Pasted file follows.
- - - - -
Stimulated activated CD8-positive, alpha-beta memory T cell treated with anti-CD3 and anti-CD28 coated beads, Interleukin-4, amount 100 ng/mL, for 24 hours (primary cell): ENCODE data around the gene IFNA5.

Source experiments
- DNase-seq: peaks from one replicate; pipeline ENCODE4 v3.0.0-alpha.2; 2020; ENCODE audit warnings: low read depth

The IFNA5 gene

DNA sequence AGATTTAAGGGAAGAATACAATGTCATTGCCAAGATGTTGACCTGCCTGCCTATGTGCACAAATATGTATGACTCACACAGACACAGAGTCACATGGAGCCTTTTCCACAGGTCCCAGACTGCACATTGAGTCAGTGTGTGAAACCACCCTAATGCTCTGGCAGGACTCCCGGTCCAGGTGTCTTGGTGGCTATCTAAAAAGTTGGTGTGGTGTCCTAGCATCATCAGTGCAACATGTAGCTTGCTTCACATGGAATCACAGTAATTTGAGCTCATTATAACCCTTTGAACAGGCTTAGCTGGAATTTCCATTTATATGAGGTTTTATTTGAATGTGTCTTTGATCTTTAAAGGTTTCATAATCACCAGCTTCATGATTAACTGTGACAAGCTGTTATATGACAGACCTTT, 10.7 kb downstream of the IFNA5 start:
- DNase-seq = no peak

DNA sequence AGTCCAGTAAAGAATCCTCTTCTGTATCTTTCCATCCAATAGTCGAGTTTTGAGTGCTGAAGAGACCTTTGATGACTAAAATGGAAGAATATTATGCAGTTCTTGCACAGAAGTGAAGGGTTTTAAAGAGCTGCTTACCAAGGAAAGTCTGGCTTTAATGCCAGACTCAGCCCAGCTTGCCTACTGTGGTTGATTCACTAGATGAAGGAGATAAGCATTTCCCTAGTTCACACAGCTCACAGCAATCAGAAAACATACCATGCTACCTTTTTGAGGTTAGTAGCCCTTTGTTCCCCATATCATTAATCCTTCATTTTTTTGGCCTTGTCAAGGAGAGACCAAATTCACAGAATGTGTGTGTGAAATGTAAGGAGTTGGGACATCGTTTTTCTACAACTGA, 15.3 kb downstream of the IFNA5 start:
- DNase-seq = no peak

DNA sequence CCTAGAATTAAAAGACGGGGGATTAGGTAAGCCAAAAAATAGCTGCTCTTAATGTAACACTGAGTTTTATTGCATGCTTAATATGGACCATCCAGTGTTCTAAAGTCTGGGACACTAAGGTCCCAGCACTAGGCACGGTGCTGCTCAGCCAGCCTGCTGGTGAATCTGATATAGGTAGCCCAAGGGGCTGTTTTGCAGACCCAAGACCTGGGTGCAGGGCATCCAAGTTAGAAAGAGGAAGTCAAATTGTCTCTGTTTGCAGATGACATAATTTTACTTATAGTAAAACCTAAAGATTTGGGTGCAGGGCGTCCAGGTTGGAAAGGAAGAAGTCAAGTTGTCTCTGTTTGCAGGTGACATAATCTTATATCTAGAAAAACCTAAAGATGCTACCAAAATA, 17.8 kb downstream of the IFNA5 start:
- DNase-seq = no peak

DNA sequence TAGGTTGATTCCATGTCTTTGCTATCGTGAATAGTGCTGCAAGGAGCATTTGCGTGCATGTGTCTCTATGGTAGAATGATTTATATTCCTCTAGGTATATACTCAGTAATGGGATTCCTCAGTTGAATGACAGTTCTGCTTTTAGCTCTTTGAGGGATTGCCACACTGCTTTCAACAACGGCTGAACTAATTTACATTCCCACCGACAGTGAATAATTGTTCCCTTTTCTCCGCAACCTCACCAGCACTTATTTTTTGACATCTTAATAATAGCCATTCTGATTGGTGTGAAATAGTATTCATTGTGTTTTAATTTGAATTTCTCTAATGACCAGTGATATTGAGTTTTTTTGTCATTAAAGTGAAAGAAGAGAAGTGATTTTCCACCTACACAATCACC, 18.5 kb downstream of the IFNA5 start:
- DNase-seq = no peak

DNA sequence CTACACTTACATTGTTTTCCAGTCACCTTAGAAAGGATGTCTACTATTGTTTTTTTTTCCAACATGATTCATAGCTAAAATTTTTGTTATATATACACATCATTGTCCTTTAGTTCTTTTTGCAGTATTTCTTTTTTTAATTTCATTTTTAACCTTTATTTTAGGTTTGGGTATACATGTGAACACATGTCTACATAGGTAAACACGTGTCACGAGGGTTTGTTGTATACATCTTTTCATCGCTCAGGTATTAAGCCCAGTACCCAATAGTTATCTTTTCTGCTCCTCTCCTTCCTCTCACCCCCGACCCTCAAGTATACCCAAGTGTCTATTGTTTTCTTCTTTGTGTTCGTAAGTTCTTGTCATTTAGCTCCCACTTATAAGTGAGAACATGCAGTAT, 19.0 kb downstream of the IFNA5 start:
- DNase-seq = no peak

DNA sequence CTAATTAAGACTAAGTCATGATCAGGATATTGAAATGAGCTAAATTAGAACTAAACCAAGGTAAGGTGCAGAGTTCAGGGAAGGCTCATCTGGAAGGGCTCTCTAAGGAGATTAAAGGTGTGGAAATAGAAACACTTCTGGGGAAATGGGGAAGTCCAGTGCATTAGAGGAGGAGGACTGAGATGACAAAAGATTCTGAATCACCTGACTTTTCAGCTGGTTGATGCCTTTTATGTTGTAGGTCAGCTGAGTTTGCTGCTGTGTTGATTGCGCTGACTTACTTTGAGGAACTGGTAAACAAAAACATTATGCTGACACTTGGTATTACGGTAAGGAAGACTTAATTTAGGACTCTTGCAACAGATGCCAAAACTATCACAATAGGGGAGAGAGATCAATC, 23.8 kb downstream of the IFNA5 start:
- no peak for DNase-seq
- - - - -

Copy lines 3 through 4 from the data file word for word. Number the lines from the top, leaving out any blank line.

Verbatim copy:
- DNase-seq: peaks from one replicate; pipeline ENCODE4 v3.0.0-alpha.2; 2020; ENCODE audit warnings: low read depth

The IFNA5 gene